Over the summer, my father gave me an old, Smith & Wesson Model 10 .38 revolver. His father, who received it as a gift from his best friend, gave it to him. Family lore has it that my grandfather’s friend took it from someone else in an apparent altercation. What makes this interesting is the revolver itself and the historical context in which it existed. On the wooden handle, there are five notches… four parallel notches with a fifth crossing them out. Now, that could mean anything… squirrels, rats… but the heyday of this revolver came in the mid-20th Century…

Read More »

Issue 3 of The Mockingbird Out Now!

Issue 3 of The Mockingbird Out Now!

The Relationship Issue (No. 3) is here! Let it be known: you will not be disappointed. Interviews with Modern Love editor Daniel Jones, and the Oscar-winning team behind Undefeated. Essays on marriage, parenthood, relationships with bandmates, relationships with God. A short story from Welcome Wagoner Vito Aiuto, brand new poems by Brad Davis. We have spot illustrations by the famous Jess Rotter. It’s all a little hard to believe.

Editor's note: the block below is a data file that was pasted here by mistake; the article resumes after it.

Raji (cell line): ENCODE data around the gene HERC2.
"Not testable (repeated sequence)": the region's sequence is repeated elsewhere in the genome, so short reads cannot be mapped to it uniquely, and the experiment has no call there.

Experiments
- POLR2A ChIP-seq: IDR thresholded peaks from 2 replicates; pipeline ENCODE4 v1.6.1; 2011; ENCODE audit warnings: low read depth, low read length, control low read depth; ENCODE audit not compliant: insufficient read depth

Find below the Table of Contents and Introduction. If you’re not subscribed, subscribe now!

CONTENTS

My Relationship with God Is Better than Ever by Will McDavid

The Confessional

James and Me: Dispatches from the Bottom by Jim O’Connor

The…

Read More »

Losing Is Winning When You Are a Cubs Fan

Losing Is Winning When You Are a Cubs Fan

This comes to us from Thomas Deatsch.